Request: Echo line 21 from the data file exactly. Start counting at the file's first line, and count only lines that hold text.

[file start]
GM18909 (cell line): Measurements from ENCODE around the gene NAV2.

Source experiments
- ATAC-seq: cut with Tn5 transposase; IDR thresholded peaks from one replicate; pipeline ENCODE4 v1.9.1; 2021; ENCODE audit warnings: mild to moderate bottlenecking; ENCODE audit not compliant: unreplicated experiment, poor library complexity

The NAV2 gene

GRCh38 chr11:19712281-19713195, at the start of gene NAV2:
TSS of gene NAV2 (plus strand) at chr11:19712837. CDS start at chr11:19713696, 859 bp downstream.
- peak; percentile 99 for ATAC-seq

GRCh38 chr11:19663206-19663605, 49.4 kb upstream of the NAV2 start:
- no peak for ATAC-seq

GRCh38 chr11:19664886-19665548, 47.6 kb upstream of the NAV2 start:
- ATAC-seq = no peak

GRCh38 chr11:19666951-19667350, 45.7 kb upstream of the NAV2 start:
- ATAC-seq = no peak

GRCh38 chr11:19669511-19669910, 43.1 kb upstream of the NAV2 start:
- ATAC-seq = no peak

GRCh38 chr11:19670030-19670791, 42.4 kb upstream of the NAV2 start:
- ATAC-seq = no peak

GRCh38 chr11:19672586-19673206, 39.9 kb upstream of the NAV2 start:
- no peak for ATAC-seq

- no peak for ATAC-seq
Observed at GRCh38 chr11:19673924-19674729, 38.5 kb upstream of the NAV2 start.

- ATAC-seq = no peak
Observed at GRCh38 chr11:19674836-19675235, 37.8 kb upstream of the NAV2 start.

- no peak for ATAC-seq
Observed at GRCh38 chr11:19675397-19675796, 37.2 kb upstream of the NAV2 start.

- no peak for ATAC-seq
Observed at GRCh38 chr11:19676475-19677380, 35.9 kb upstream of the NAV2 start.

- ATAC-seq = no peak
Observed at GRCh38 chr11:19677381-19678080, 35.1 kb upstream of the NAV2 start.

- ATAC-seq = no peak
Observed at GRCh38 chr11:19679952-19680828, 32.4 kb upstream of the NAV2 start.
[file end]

Observed at GRCh38 chr11:19673924-19674729, 38.5 kb upstream of the NAV2 start.